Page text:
Warplanes: British Reapers Can Now Call Home

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May 9, 2013: The operators of British Reapers have moved to a UAV control center in Britain. For the last four years British Reaper operators worked out of the main U.S. Air Force UAV control operation in Nevada, at first as part of a joint U.S./British Reaper unit. This was a convenient and inexpensive way to learn how to operate such a center (where UAVs are operated via satellite link).

Britain first bought Reapers in 2007, via an "under urgent operational requirement deal" to support British troops in Afghanistan. The British were very pleased with the performance of their Reapers (despite some being lost because of a mechanical failure). The joint task force in Nevada enabled British operators and commanders to quickly absorb the U.S. experience with Reaper and Predator UAVs. Like the Americans, the British find that the "persistence" (long flight time) of Reaper a crucial advantage. This capability has put the Taliban at an enormous disadvantage, and much improved the security, and offensive capabilities, for British forces. The British also find the Reaper a lot more cost effective than other combat aircraft like the Harrier and AH-64 helicopter gunship.

Three years ago Britain decided to increase its force of MQ-9 Reaper UAVs (to about 25). Currently Britain has five reapers and is to receive more this year. Since 2009, at least two British Reapers have been in Afghanistan at any one time. The first British Reaper entered service in Afghanistan in 2007, and British Reapers have since then spent over 45,000 hours in the air. Since 2008, British Reapers have been armed. So far British Reapers have used those weapons (usually Hellfire missiles) 350 times. British reaper crews usually consist of one operator (pilot) and two sensor operators.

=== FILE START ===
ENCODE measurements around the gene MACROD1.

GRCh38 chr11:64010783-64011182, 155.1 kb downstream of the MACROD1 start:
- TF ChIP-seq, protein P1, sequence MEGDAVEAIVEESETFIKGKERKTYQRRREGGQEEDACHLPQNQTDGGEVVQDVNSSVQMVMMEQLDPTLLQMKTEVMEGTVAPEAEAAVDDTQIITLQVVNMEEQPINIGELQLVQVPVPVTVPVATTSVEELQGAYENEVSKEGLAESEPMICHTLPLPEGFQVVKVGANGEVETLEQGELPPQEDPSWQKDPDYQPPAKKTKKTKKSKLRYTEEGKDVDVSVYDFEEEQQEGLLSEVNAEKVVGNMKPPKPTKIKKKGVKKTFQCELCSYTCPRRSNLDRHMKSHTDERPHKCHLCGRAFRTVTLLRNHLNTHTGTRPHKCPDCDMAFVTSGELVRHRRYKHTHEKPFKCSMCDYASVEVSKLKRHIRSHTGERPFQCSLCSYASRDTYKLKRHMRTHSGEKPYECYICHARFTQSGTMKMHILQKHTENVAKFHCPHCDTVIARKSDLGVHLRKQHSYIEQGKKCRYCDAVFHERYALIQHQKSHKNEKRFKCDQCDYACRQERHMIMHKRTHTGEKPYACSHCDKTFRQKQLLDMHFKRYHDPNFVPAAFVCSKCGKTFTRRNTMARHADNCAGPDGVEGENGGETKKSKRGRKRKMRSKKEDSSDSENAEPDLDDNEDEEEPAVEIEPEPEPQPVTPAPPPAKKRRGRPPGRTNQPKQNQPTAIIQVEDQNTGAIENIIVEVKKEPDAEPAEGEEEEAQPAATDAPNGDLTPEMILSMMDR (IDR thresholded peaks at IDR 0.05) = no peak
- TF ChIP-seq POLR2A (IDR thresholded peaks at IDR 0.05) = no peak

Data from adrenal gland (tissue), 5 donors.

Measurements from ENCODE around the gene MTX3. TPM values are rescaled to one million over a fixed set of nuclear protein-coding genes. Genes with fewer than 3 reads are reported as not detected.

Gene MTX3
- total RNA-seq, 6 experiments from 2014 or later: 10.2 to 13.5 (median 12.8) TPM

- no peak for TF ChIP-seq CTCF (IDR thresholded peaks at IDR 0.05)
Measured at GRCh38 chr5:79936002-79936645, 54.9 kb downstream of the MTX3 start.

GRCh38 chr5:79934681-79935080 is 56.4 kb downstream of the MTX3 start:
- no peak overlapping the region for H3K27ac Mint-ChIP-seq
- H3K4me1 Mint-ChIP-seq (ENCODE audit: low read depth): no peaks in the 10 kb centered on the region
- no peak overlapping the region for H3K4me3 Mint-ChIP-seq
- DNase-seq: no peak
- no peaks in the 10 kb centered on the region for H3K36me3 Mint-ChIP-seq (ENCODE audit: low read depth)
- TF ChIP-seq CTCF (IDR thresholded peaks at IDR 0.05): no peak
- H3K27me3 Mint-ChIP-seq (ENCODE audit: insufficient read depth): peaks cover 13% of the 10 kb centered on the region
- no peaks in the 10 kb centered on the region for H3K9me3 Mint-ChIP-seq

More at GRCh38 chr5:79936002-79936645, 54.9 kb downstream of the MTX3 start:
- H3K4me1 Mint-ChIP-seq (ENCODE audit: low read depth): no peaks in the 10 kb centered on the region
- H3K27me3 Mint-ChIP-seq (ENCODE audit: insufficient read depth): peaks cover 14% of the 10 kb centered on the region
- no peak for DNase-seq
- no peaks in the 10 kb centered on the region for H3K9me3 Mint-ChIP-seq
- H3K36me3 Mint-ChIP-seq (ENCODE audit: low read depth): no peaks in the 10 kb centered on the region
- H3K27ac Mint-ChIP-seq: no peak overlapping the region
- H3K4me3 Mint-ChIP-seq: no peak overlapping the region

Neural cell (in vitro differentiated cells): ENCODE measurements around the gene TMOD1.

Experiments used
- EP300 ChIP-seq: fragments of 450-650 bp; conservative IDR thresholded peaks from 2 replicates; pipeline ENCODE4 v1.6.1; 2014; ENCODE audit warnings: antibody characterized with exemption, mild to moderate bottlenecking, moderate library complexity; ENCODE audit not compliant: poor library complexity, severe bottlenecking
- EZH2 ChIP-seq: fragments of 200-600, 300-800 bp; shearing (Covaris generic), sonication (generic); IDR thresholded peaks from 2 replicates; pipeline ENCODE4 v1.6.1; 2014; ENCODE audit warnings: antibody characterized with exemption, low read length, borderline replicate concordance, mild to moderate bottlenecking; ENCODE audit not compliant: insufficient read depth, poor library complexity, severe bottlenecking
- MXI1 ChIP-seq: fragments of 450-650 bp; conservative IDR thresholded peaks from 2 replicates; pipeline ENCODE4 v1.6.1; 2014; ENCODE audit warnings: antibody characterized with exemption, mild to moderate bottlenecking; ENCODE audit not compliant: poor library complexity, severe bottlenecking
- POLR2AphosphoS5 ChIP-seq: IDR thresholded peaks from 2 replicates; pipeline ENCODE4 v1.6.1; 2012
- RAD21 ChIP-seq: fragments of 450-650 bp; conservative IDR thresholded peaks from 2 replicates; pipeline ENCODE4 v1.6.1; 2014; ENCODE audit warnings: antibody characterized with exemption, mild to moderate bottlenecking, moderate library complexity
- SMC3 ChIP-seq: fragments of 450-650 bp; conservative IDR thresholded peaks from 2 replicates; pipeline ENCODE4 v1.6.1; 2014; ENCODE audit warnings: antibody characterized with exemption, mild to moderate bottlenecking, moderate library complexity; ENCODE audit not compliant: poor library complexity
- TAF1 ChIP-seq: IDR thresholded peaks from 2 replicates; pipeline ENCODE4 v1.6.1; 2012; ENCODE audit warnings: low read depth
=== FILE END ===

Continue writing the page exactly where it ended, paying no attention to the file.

Before the British Reapers arrived in Afghanistan, Britain leased Predator size Hermes 450 UAVs from Israel. But the larger Reaper is the preferred aircraft in this department. Each MQ-9 Reaper cost $18 million each (with ground equipment and high end sensors). The 4.7 ton American built Reaper has a wingspan of 21 meters (66 feet) and a payload of 1.7 tons. Nearly 200 Reapers are in service, mostly with U.S. forces.

Reaper is considered a combat aircraft because it can carry over a ton of bombs or missiles. This includes the 49 kg (108 pound) Hellfire missile and up to four 228 kg (500 pound) laser or GPS guided smart bombs. Reapers can carry four Hellfires in place of one JDAM. Often, a Hellfire is preferred because of the risk of civilians nearby getting hurt. The UAVs have a major advantage over manned fighter-bombers, in that they can stay over the target area longer, and do so with relief crews, so that there are always alert eyes using the powerful sensors (similar to the targeting pods on fighters) carried by the Reaper.

 


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